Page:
Energy Security

Posted October 24th, 2011 by Stephen Ogunyiola

Energy SecurityEnergy security is a term for an association between national security and the availability of natural resources for energy consumption. Access to cheap energy has become essential to the functioning of modern economies. However, the uneven distribution of energy supplies among countries has led to significant vulnerabilities. Threats to energy security include the political instability of several energy producing countries, the manipulation of energy supplies, the competition over energy sources, attacks on supply infrastructure, as well as accidents, natural disasters, rising terrorism, and dominant countries reliance to the foreign oil supply. The limited supplies, uneven distribution, and rising costs of fossil fuels, such as oil and gas, create a need to change to more sustainable energy sources in the foreseeable future.

Energy security has become one of the leading issues in the world today as oil and other resources have become as vital to the world’s people. However with oil production rates decreasing and oil production peak nearing the world has come to protect what resources we have left in the world. With new advancements in renewable resources, less pressure has been put on companies that produce the world’s oil. These resources include geothermal, solar power, wind power and hydroelectric. Although these are not all the current and possible future options for the world to turn to as the oil depletes, the most important issue is protecting these vital resources from future threats. These new resources will become more useful as the price of exporting and importing oil increases due to the increase of demand (Source – Wikipedia).

The Nigerian energy industry is probably one of the most inefficient in meeting the needs of its customers globally. This is most evident in the persistent disequilibrium in the markets for electricity and petroleum products, especially kerosene and diesel. The dismal energy service provision has adversely affected living standards of the population and exacerbated income and energy poverty in an economy where the majority of the people live on less than $2 a day. Yet, although Nigeria is energy and income poor, it is also energy resource rich and the sixth largest exporter of crude oil in the world. Nigeria’s persistent energy crisis has weakened the industrialization process, and significantly undermined the effort to achieve sustained economic growth, increased competitiveness of domestic industries in domestic, regional and global markets and employment generation.

Energy Security In Nigeria
The current situation in Nigeria is paradoxical because, despite Nigeria’s rich oil and gas sector, many communities do not have access to electricity which is a secondary form of energy fueled by the petroleum with which Nigeria is richly endowed. Apart from electricity, even petroleum products like gasoline, diesel, kerosene, and other petroleum products had in the past, been quite often, in short supply. The circumstances are such that the country is grappling with the provision of this basic social infrastructure. A large part of the population does not have any access to electricity while those that have it cannot rely on the very poor supply from the Power Holding Company of Nigeria, which for a very long time was an integrated government owned utility company and run as a monopoly.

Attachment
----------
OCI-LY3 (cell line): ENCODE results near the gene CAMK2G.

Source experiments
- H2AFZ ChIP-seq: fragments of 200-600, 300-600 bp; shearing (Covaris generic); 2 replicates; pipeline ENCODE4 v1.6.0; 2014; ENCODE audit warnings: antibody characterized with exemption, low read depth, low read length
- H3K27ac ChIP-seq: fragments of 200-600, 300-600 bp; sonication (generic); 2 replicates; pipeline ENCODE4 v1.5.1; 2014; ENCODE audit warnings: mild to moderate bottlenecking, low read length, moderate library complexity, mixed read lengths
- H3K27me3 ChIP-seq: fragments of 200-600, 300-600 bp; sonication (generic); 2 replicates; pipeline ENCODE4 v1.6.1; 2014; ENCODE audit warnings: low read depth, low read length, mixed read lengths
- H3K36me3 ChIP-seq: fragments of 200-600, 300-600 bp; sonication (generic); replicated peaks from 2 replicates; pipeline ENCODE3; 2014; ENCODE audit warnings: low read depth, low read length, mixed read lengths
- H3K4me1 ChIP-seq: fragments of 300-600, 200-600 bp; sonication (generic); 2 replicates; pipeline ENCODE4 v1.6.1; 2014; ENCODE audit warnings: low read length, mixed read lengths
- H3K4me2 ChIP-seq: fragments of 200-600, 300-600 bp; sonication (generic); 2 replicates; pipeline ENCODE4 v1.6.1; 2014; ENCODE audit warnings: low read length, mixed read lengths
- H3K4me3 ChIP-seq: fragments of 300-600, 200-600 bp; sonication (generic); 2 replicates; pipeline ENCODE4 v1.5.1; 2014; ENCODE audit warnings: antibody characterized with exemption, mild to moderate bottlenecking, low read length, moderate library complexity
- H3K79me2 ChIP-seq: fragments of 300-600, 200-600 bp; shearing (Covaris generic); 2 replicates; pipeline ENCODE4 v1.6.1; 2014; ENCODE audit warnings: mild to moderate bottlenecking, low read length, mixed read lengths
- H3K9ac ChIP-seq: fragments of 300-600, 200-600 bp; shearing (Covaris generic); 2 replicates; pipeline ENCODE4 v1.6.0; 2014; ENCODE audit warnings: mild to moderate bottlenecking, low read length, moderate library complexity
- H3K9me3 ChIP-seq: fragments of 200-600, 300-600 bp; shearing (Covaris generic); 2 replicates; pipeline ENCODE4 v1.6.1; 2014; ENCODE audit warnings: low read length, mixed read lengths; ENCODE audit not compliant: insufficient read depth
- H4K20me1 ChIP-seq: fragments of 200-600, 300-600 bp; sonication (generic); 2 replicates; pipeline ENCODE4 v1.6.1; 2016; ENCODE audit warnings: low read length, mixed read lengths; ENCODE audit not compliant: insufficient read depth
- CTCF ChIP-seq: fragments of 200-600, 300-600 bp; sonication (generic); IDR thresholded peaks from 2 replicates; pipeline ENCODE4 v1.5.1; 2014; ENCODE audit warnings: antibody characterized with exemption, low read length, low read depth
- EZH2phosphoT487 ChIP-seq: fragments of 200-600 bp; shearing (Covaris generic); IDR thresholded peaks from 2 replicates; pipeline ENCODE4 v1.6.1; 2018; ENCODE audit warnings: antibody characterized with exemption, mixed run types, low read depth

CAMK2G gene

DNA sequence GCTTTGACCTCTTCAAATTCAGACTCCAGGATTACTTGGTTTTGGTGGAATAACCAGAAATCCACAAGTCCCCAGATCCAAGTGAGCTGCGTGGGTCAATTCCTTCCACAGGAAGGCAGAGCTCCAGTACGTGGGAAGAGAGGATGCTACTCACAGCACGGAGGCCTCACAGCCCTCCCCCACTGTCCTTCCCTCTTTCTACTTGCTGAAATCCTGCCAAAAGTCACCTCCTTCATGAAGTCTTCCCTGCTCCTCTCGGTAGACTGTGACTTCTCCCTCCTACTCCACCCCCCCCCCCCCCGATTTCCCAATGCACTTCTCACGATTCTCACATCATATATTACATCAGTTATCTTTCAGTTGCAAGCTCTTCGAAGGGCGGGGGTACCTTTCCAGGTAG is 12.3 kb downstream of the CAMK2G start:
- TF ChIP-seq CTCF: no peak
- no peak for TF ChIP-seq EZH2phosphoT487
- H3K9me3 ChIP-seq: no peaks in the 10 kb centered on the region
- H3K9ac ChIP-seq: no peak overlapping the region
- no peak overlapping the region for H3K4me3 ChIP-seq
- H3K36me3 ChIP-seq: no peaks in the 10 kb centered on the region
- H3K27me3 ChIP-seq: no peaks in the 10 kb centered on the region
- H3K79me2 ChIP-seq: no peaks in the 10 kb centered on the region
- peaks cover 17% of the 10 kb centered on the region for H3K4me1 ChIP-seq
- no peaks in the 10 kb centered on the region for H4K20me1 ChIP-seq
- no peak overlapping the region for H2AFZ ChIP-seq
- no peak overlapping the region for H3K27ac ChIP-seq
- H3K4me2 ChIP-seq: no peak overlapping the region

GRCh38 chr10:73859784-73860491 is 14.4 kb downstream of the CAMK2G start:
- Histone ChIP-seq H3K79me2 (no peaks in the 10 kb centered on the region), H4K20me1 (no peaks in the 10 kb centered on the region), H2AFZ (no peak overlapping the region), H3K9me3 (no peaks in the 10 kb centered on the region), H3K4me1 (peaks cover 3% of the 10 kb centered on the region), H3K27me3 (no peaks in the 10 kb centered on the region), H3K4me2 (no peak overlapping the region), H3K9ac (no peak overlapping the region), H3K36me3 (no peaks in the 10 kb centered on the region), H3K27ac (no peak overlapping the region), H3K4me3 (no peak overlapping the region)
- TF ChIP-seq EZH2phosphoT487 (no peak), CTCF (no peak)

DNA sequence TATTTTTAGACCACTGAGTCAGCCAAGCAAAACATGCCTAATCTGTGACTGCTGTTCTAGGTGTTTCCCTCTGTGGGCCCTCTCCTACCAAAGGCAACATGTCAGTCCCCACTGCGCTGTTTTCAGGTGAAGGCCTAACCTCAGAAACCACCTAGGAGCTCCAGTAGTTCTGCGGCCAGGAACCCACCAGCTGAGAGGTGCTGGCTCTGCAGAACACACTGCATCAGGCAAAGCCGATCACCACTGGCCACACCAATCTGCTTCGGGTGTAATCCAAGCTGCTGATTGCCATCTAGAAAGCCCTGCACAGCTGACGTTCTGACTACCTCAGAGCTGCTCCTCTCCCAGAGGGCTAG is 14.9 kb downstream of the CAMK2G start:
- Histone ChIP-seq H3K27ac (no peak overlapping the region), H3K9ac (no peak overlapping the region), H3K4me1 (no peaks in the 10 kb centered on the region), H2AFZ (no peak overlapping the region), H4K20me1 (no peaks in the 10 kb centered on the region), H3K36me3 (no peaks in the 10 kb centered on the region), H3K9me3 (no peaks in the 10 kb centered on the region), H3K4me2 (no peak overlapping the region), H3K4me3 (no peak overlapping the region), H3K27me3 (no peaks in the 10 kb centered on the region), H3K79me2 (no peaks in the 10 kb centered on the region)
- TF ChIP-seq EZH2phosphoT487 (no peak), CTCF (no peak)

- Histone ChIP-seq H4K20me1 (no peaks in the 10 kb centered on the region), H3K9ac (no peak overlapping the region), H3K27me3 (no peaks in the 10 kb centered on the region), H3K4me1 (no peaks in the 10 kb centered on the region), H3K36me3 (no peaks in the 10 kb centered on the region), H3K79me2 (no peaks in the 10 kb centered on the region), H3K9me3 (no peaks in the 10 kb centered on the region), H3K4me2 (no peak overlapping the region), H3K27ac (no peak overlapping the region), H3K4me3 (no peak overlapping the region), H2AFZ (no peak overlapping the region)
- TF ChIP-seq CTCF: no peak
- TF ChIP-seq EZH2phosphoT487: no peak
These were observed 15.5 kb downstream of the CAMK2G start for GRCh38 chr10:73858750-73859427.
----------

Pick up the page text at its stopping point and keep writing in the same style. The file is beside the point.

For a long time, in Nigeria, the lack of access to efficient energy resources has had adverse impacts on manufacturing, trade, industry, agriculture, etc. Agriculture hardly developed beyond the small holder subsistence level, as farmers could not increase production without energy, while harvests had been mostly lost due to lack of storage. Producers and farmers had been left with dwindling options. Artisans, small scale enterprises and larger productive enterprises are collapsing due to lack of accessible electricity.  The overall result is the loss of jobs and the impoverishment of many. Just like elsewhere in the developing world, leadership problems, instability and lack of infrastructural development make the energy security problem in Nigeria amongst the worst in the world (Source – Business Day).

Resources
The following are resources for more information on the Nigerian energy crisis and fossil fuel and alternative energy sources:

1. Business Day – Energy Security & The Improving Energy Security Situation In Nigeria Practical Roles of Politics, Law & Private Sector Investments Part I
2. Perpetual Minds – Energy Crisis In Nigeria
3. Perpetual Minds – Geothermal Energy
4. Perpetual Minds – Hydroelectric Power
5. Perpetual Minds – Natural Gas As An Energy Source
6. Perpetual Minds – Solar Energy
7. Perpetual Minds – Vision 2020
8. Perpetual Minds – Wind Power
9. Wikipedia – Energy Security

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